Disability Disciplines: PhD
Specialization(s): Special Education; Applied Behavior Analysis with Individuals with Disabilities; Rehabilitation Counseling; Disabilities Studies; Speech-Language Pathology; Pathokinesiology; Audiology
Department: Special Education and Rehabilitation Department
College: Emma Eccles Jones College of Education & Human Services
The disability disciplines doctoral program focuses on producing the next generation of university professors and other national leaders in disciplines related to disabilities. USU’s graduate program in disability disciplines is in the top 20 of nationally ranked programs in its category, according to U.S. News & World Report. All specializations have a common emphasis on providing students with coursework and hands-on experience in conducting research, writing grants, reporting research through writing and conference presentation, and teaching and supervising at a university level.
Students must choose a specialization.
- Special Education: This specialization prepares graduates to become university faculty in special education. They receive the necessary training through research, scholarship, and teaching experience in the program.
- Applied Behavior Analysis with Individuals with Disabilities: Students in this specialization are able to practice a scientific approach to behavior therapy for people with disabilities in clinical and educational settings. They also receive the education and training they need to become university faculty in applied behavior analysis.
- Rehabilitation Counseling: Students in this specialization prepare to become university faculty in rehabilitation counseling or agency administrators. Doctoral students gain experience in teaching both traditional on-campus and technology-mediated distance courses in conjunction with the rehabilitation counseling master's program, which is ranked among the top 15 in the nation.
- Disabilities Studies: Students in this specialization acquire a deeper understanding of the complexities of disabilities in the context of changing demographics and societies. Students are able to engage in research activities with individuals with disabilities to understand and provide solutions to these issues.
- Speech-Language Pathology: Speech-language pathology prepares students to work with individuals of any age who have difficulties communicating, learning to communicate, or feeding and swallowing. Students at the PhD level are prepared to work as university faculty and conduct research in speech-language issues.
- Pathokinesiology: The pathokinesiology specialization focuses on the scientific study of human movement (kinesiology) as it relates to any abnormal condition (patho) affecting movement and postural dysfunctions. The interdisciplinary program is organized around three core content areas: motor control, motor learning and biomechanics and prepares students to be productive in research and to pursue a career in academia.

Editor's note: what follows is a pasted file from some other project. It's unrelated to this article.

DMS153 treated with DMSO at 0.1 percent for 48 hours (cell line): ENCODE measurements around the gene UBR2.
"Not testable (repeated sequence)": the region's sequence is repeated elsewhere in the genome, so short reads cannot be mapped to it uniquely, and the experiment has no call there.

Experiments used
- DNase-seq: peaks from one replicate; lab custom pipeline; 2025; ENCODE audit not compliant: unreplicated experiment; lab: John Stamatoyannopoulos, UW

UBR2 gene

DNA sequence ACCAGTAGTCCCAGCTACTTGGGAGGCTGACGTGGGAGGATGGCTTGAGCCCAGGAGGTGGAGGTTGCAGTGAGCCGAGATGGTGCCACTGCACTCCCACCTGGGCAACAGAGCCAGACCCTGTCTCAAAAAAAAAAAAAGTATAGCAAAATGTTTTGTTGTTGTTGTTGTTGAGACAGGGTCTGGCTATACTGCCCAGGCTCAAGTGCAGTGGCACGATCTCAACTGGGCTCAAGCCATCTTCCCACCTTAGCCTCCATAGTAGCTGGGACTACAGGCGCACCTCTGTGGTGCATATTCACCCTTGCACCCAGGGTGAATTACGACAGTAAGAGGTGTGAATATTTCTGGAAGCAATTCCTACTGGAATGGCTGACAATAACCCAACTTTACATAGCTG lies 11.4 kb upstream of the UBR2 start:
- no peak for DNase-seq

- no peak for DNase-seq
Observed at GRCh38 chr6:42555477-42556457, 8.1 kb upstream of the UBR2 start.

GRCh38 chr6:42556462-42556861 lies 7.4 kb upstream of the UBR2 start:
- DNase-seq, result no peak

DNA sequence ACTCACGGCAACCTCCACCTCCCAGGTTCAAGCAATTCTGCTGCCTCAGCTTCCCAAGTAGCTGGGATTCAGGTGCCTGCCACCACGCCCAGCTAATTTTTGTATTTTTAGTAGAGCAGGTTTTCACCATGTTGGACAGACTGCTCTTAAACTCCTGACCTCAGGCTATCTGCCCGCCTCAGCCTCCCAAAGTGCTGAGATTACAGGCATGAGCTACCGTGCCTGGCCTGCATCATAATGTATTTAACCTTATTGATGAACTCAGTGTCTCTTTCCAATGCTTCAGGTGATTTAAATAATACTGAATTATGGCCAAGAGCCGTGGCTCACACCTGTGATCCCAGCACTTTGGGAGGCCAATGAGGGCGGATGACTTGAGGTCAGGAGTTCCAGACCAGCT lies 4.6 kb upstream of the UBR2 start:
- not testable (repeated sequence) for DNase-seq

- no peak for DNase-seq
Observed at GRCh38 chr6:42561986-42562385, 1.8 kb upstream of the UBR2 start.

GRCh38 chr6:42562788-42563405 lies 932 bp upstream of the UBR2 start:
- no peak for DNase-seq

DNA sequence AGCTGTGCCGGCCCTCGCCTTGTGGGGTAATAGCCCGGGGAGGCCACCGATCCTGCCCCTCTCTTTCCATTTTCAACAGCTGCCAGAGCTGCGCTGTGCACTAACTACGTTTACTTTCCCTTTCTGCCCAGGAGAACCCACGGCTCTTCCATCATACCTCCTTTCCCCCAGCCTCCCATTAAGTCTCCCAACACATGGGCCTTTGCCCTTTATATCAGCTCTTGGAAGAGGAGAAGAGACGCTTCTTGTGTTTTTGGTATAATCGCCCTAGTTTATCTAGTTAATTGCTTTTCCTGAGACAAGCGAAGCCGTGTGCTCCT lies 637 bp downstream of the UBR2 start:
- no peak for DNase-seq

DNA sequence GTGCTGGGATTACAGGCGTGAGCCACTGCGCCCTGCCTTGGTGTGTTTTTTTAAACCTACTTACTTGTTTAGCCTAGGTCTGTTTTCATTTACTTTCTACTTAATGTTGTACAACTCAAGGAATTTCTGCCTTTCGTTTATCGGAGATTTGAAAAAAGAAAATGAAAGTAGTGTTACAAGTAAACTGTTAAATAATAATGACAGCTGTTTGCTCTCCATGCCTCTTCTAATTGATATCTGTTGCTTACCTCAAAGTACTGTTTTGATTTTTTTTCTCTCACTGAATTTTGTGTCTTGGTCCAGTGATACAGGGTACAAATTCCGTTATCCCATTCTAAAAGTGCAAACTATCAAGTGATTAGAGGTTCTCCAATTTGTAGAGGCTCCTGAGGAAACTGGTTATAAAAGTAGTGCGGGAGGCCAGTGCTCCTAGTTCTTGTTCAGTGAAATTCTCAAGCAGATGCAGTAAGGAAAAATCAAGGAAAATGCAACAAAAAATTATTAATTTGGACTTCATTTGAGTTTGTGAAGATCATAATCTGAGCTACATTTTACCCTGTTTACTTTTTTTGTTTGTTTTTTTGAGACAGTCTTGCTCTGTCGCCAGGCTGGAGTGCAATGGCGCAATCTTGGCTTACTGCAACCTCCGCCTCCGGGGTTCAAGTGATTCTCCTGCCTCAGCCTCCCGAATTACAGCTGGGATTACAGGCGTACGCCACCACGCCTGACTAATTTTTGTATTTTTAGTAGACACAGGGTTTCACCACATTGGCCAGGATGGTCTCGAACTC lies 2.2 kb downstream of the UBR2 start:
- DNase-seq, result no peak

- Audiology: This specialization prepares graduates to become university faculty in audiology. They receive the necessary training through research, scholarship, and teaching experience in the program.
- PhD - Logan Campus
Students who graduate with this degree are prepared to become faculty at universities, to work as administrators, or as high-level practitioners in their respective areas.
Requirements for specific undergraduate and master's degrees depend on the specialization. All specializations require extensive experience and knowledge of the relevant field prior to admission. Students should contact the department for specific prerequisite requirements for each specialization.
- Complete the online application
- Pay the $55 application fee
- Score at or above the 40th percentile on in the GRE or MAT
- Provide official transcripts of all college/university credits
- Provide three contacts for letters of recommendation
- GPA of 3.0 or higher during most recent 60 semester hours
- Teaching experience is strongly encouraged
- Provide letter of intent
International students have additional admissions requirements.
The department has the following application deadline:
- Fall semester - February 1
The department supports its graduate students with federal training and research grants. As these grants change on a yearly basis, students should contact the department for more information.
A variety of additional funding opportunities are available, including fellowships, scholarships, assistantships, tuition awards, and travel support. Additionally, students may be eligible for subsidized health insurance through qualifying assistantships.
Click here to see course requirements for the Doctor of Philosophy.
Students are required to pass a preliminary exam at the end of their first year.
In place of traditional PhD qualifying exams, students must complete all of the following:
- Perform substantial research
- Write and submit a publishable paper
- Give a conference presentation
- Participate in grant writing
- Demonstrate competence in college teaching
- Demonstrate competence in supervision
- Complete a systematic literature review
Sarah Bloom, PhD, University of Florida
Area: Functional analysis and treatment of problem behavior, verbal behavior, reinforcer efficacy, early childhood
Office: EDUC 329
Phone: (435) 797-7471
Eadric Bressel, PhD, Utah State University
Area: Clinical Biomechanics, Gait Analysis, Aquatic Rehabilitation, focusing on the relationships between anatomical structures, mechanics, and injuries and how they pertain to the rehabilitation for people with disabilities.